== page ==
The Old School Baptist church of Lexington is the pioneer society of the region, having been organized as the church of Windham, the result of a council that was convened October 25th 1790 by the Baptist churches then included in the Rensselaerville Association. Among the delegates to this council were Elder Hervey, from the church at Freehold, and Joseph Arnold, William Warren and others from the church at Stamford. This council agreed that it was necessary that a church should be organized at Lexington, and the records show that this was done with much solemnity, October 25th 1790. Elder Warren, of Stamford, preached on this occasion from the text “In whom ye have builded together for an habitation of God through the Spirit.” The first elder placed in charge was Thaddeus Bronson with Derrick Schermerhorn as first church clerk. He was followed by Jerome Barber in 1801; he, by Amos Pettit. Their records show that Elder Hezekiah Pettit was preaching a portion of the time, in 1801, and that permission was soon granted him to officiate alternately between the Flats and the Heights—now Jewett. He held the pastorate over this church for 50 years, and under his care it is said to have had a very prosperous career. Some of the records show that the old Adam spirit was not wholly extinct in the early days, and that even deacons became angry. An instance upon these books depicts how this was developed. The first clerk above mentioned was also a deacon, who, once losing his temper at an insult, took the law into his own hands and deliberately knocked his opponent down. Upon complaint he made a confession of repentance to the church, and was re-instated. The charter members of this church were recorded as follows: Thaddeus Bronson, Adanijah Ford, Daniel Gregory, Elijah Moore, Nehemiah Roswell, Jesse Whitcomb, Hezekiah Pettit, Sarah Bronson, Mary Moore, Rhoda Peck, Elizabeth Cornish, Annie Bushnell, and Amos Whitcomb. Many who soon after joined were long well known individuals, who were town officers many years, and whose names appear in their proper place in these annal. This church was evidently the arbitrator in a great many instances, if its records are correct, where now the courts would be the resort of the plaintiff. Like the old Connecticut days, the church was the court, the elder the judge, and stern justice was meted out to any delinquent who was complained of at this tribunal, and the pages are full of confessions and promises by those who through wisdom had owned up to their shortcomings. This church continued to be the leading one until 1827, when through differences it was divided. At present there are three of this denomination in the town. Its pastors have been: Hezekiah Pettit, and English gentleman named Simpson, Joseph L Perrington, Harvey Allen, Samuel Moore, and Israel B Whitcomb. (Photo courtesy of Pam Moore Leitt. The church was destroyed by fire in 1940)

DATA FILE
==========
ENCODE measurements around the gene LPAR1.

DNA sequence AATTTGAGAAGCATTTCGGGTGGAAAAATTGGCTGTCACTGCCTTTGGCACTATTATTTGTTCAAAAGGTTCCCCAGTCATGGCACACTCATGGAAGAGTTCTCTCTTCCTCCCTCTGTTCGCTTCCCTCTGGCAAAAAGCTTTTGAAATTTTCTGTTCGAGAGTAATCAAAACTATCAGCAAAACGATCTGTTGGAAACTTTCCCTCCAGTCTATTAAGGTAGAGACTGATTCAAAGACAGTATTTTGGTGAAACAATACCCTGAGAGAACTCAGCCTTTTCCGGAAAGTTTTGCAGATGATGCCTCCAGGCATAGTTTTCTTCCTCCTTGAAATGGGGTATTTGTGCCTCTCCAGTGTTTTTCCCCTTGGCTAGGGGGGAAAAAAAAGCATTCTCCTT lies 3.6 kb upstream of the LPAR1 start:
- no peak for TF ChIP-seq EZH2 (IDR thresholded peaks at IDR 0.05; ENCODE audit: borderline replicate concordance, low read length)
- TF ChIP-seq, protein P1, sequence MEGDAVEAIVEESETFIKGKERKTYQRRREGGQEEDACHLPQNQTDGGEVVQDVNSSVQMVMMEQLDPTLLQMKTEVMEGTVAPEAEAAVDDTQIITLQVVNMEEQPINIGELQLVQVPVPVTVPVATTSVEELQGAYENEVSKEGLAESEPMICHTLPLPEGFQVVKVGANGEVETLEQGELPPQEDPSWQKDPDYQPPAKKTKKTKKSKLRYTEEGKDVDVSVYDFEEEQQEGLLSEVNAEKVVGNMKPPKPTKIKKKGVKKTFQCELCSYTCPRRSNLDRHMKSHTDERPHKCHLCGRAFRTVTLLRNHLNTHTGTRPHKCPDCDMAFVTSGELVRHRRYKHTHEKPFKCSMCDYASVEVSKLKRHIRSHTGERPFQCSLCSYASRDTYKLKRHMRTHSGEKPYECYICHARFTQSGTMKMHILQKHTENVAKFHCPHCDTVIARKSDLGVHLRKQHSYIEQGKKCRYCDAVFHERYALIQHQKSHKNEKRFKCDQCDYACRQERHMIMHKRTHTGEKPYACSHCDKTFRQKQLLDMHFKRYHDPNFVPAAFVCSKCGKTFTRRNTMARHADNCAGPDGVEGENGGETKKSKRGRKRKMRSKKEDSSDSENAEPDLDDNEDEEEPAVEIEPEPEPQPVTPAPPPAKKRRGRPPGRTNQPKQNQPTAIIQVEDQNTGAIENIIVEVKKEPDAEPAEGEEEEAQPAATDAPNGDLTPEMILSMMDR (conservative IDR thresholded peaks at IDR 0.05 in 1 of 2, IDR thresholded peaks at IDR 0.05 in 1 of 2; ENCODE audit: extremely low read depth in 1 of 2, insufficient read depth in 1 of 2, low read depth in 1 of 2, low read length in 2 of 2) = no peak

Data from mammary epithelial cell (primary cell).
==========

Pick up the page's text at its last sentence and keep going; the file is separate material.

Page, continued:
By the records
of the “New School” Baptist Church at Lexington village it is found to have been
organized July 19th 1870, and that by a resolution it was denominated
“The Regular Baptist Church,” and that it was received into the Hudson River
Baptist Association August 31st 1870. The organization took place in
what was the old arsenal of the town in militia days. Jacob Hogaboom was chosen
chairman of the meeting; John H. Miller, Eber Clawson, Daniel C. Deyoe, Dennis
Hubbard, William Van Valkenbugh, and Jonathan Ford, were chosen its trustees,